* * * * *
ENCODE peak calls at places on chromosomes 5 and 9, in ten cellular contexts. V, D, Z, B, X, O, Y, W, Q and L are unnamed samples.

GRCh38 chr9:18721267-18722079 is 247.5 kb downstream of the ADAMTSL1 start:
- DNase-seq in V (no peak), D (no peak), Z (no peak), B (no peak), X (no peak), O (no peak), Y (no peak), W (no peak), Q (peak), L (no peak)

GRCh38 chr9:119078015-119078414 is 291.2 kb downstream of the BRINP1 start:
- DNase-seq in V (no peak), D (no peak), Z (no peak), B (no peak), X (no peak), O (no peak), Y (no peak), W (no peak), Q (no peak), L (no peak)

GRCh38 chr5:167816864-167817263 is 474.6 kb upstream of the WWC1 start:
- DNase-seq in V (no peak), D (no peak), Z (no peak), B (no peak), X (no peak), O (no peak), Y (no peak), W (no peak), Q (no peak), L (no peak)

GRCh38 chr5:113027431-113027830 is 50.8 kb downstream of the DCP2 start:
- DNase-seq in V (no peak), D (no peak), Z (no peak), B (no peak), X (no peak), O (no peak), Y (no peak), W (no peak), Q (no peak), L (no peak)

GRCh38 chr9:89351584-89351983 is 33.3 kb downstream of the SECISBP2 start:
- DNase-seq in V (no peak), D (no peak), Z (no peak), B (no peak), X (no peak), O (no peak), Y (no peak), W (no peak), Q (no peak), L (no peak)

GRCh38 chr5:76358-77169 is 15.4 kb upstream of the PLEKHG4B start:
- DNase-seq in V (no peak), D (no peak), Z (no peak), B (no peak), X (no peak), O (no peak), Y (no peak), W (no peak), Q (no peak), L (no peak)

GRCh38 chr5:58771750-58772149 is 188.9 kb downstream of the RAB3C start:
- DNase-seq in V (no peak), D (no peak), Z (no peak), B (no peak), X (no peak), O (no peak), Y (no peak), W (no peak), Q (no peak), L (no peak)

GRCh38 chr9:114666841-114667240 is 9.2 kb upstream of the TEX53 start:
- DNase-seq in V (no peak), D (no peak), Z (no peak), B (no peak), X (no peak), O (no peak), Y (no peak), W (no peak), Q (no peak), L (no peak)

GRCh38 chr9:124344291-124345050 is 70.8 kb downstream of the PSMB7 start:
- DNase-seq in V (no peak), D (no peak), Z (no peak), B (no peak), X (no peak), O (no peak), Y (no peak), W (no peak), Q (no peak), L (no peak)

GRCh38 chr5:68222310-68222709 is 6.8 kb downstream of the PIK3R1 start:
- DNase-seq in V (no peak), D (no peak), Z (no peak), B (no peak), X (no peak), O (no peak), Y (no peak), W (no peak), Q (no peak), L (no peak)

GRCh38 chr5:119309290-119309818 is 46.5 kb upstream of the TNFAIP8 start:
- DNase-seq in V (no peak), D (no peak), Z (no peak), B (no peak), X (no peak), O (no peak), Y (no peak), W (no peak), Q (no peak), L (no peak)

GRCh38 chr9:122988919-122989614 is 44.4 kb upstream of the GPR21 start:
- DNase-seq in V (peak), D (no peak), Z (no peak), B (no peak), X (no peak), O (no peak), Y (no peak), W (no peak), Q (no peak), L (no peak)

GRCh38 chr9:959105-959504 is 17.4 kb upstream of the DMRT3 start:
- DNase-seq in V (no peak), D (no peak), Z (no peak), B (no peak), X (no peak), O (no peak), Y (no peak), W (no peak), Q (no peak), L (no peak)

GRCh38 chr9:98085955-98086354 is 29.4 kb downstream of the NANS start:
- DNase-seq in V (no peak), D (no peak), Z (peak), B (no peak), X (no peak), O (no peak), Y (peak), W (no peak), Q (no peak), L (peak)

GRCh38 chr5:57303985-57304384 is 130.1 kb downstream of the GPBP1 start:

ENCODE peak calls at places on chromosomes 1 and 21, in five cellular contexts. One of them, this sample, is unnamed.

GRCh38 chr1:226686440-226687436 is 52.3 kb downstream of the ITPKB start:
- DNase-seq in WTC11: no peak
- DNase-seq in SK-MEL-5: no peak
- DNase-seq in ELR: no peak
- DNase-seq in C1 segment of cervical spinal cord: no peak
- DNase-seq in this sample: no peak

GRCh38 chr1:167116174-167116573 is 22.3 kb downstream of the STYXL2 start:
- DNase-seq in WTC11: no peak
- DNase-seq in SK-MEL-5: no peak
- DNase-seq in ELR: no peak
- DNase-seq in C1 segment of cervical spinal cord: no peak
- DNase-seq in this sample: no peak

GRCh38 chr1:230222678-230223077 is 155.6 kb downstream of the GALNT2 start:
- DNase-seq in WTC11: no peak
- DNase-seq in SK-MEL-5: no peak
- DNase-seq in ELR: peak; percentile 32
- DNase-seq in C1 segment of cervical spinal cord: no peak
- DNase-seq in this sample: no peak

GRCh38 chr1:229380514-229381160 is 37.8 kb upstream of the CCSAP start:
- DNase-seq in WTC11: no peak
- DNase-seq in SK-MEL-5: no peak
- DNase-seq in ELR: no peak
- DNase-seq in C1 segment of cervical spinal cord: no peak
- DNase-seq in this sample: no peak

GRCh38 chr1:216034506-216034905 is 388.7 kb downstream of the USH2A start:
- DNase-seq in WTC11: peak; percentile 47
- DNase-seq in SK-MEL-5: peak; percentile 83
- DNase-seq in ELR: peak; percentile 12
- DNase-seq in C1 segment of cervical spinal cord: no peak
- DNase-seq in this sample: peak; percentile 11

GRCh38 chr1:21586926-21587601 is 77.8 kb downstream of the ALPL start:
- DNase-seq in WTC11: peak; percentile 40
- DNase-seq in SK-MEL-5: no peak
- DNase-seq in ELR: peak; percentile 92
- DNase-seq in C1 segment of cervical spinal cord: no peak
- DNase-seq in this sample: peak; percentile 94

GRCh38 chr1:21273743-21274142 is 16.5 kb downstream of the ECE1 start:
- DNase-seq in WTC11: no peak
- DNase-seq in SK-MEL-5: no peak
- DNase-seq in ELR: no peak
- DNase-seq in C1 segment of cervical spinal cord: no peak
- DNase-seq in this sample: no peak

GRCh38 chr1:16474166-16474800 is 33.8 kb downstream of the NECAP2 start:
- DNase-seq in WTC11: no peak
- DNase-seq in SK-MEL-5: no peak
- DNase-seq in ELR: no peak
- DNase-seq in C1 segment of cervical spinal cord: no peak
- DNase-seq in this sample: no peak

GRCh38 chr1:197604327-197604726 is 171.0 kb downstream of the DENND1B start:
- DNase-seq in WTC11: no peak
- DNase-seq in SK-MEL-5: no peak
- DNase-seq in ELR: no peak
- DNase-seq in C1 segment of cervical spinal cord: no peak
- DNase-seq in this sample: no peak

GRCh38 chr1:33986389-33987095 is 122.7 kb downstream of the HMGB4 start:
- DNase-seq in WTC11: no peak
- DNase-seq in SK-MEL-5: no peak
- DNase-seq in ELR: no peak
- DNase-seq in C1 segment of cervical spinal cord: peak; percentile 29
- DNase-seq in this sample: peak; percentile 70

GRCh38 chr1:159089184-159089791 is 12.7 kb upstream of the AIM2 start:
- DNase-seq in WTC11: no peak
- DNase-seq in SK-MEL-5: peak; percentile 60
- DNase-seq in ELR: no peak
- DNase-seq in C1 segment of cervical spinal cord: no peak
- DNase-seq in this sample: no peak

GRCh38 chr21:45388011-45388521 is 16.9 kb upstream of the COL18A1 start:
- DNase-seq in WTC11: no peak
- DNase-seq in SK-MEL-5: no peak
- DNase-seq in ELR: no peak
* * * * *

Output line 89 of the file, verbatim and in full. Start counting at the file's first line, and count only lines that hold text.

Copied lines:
- DNase-seq in ELR: no peak